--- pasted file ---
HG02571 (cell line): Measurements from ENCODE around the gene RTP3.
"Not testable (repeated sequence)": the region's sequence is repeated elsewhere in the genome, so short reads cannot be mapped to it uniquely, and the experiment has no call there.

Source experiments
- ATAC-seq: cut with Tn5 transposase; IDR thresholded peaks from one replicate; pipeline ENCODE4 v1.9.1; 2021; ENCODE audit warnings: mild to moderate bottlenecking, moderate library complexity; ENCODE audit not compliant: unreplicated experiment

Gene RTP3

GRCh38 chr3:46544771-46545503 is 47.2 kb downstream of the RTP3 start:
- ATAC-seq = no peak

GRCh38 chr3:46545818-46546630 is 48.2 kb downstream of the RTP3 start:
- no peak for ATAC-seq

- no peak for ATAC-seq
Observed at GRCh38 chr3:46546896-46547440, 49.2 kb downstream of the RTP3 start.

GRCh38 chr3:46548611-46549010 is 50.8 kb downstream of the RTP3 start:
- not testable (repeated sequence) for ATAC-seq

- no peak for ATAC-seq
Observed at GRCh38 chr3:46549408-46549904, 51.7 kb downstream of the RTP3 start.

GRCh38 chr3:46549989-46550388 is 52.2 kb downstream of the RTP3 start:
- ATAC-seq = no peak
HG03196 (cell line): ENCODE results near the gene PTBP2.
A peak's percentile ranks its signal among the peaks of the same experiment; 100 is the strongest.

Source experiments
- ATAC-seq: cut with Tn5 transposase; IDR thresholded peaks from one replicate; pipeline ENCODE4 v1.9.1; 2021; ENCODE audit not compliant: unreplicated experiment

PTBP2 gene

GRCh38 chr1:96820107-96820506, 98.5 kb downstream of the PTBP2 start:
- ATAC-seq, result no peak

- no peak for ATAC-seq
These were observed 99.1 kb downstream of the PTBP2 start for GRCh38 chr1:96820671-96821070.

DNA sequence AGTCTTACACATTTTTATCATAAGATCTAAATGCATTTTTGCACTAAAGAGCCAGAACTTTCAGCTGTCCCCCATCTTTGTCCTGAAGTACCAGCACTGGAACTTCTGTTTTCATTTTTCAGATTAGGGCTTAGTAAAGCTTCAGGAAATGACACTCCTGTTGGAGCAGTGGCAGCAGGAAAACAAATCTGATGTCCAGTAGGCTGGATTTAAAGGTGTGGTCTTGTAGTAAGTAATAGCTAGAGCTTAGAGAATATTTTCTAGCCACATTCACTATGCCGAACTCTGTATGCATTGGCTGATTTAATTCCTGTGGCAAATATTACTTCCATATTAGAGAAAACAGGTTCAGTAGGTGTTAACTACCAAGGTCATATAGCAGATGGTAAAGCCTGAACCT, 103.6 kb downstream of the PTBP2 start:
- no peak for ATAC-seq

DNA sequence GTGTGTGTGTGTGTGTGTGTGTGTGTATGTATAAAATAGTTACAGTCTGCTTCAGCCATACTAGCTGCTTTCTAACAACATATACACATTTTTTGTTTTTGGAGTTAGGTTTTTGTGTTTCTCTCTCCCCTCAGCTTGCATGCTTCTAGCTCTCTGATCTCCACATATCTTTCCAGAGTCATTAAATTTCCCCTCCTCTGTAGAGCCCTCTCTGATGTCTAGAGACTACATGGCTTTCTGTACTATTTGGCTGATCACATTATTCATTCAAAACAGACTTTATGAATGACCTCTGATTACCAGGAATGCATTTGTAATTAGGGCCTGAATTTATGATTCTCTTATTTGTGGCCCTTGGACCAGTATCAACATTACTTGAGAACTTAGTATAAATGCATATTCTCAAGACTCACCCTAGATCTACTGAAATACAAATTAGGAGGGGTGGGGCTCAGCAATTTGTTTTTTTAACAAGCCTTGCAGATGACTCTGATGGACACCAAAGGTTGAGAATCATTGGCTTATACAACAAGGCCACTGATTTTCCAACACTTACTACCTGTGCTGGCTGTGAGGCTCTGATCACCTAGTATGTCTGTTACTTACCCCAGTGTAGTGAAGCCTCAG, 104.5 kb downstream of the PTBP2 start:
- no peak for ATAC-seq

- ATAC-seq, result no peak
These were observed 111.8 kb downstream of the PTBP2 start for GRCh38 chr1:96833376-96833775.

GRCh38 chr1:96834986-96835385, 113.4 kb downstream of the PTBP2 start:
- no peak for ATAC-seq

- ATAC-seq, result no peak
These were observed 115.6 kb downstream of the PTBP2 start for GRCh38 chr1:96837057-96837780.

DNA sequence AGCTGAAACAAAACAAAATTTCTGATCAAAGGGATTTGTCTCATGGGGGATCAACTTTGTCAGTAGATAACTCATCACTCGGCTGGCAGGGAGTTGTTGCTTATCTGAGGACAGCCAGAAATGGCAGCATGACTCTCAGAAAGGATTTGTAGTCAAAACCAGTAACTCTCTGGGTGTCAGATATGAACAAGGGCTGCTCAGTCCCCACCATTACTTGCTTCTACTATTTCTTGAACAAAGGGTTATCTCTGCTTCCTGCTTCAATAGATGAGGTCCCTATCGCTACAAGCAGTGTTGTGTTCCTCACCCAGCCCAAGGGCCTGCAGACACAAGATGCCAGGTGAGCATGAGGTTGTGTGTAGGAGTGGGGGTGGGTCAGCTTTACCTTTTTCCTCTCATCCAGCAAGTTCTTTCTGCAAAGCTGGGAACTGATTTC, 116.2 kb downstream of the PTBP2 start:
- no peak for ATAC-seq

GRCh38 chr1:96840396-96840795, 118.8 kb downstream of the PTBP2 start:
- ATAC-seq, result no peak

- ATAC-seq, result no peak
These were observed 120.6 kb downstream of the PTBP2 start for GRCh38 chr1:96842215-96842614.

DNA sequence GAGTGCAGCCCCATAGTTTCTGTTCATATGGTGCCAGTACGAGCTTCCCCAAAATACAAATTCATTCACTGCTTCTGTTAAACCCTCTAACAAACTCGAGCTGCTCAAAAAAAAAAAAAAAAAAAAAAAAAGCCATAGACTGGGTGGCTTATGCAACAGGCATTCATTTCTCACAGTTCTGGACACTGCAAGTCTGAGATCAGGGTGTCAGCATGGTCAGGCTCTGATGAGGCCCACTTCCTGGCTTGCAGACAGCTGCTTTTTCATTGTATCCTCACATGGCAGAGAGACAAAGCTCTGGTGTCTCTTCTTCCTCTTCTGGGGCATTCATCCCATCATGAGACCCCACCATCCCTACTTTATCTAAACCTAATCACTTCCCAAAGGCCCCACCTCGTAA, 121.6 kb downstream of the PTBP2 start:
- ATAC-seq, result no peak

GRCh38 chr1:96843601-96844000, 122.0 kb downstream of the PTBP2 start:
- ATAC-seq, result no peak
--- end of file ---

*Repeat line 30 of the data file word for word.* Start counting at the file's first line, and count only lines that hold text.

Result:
- no peak for ATAC-seq